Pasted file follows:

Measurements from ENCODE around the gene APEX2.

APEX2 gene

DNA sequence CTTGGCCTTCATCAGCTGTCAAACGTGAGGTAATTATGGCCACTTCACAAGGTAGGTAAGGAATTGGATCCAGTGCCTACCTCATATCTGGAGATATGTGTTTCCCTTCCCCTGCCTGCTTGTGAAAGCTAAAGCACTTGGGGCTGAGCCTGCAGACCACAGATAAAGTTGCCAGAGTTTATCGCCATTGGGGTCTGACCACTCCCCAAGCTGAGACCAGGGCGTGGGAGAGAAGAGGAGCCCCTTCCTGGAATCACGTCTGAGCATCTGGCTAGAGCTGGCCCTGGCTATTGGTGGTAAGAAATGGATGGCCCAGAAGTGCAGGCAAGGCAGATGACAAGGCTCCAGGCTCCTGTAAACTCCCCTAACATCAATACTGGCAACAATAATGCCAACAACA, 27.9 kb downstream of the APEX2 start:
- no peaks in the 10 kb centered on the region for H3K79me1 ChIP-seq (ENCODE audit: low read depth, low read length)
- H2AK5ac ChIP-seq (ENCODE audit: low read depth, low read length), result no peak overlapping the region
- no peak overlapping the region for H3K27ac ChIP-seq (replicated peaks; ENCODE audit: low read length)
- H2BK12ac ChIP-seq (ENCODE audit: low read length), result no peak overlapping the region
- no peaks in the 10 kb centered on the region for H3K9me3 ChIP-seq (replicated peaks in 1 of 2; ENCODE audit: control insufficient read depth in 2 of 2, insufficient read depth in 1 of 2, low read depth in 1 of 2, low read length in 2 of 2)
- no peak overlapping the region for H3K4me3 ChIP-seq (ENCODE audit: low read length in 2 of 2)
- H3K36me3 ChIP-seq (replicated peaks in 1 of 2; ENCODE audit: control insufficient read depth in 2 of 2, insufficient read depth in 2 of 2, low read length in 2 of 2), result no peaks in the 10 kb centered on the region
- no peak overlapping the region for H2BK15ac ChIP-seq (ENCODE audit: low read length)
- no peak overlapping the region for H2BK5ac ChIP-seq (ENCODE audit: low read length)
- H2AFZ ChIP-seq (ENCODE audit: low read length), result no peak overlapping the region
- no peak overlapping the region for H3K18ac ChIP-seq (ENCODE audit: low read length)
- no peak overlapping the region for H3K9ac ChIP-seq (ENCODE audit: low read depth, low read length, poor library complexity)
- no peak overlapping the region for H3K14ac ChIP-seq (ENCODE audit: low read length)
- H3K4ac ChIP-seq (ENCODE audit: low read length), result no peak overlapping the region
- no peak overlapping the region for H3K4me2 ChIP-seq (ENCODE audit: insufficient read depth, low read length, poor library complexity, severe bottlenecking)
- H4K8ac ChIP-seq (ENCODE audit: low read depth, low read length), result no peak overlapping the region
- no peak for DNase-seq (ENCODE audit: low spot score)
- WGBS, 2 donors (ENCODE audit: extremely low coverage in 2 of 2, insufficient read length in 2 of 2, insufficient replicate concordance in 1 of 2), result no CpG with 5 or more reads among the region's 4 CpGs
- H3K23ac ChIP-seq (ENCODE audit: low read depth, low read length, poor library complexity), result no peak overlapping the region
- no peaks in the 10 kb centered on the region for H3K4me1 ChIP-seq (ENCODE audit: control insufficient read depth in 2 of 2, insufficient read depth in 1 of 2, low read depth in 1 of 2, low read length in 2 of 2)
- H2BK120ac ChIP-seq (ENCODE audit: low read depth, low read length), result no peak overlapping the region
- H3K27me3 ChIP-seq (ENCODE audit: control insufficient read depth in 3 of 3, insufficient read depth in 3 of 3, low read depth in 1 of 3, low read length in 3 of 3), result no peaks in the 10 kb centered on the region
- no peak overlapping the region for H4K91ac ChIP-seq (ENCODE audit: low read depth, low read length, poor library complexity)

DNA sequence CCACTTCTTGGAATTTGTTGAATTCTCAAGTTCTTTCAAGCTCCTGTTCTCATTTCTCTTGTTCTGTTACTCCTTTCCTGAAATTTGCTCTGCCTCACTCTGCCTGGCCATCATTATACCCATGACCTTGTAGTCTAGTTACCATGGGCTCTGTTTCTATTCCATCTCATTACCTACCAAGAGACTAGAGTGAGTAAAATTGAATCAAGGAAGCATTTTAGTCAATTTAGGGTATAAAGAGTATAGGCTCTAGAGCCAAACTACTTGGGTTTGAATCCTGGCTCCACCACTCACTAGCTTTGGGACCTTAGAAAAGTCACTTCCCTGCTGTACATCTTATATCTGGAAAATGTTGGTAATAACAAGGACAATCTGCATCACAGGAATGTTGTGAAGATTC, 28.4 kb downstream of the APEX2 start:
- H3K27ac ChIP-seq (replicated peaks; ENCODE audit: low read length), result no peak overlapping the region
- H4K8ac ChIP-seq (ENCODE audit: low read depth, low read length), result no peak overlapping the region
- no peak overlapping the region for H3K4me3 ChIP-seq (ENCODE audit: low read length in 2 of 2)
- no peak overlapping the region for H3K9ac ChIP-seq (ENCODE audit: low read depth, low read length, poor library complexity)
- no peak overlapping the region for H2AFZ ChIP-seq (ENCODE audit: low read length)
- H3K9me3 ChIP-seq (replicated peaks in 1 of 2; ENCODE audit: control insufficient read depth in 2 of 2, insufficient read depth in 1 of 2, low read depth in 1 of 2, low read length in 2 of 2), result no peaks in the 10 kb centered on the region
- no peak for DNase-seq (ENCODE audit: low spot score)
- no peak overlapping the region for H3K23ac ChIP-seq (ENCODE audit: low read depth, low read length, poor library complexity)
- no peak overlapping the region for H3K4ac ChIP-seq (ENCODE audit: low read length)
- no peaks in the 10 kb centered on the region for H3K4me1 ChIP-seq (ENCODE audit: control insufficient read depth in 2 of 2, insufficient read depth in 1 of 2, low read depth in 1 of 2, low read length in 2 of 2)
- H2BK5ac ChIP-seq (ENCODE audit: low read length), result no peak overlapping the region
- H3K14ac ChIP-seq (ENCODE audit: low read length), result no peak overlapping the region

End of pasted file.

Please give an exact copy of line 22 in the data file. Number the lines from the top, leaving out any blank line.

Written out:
- H3K23ac ChIP-seq (ENCODE audit: low read depth, low read length, poor library complexity), result no peak overlapping the region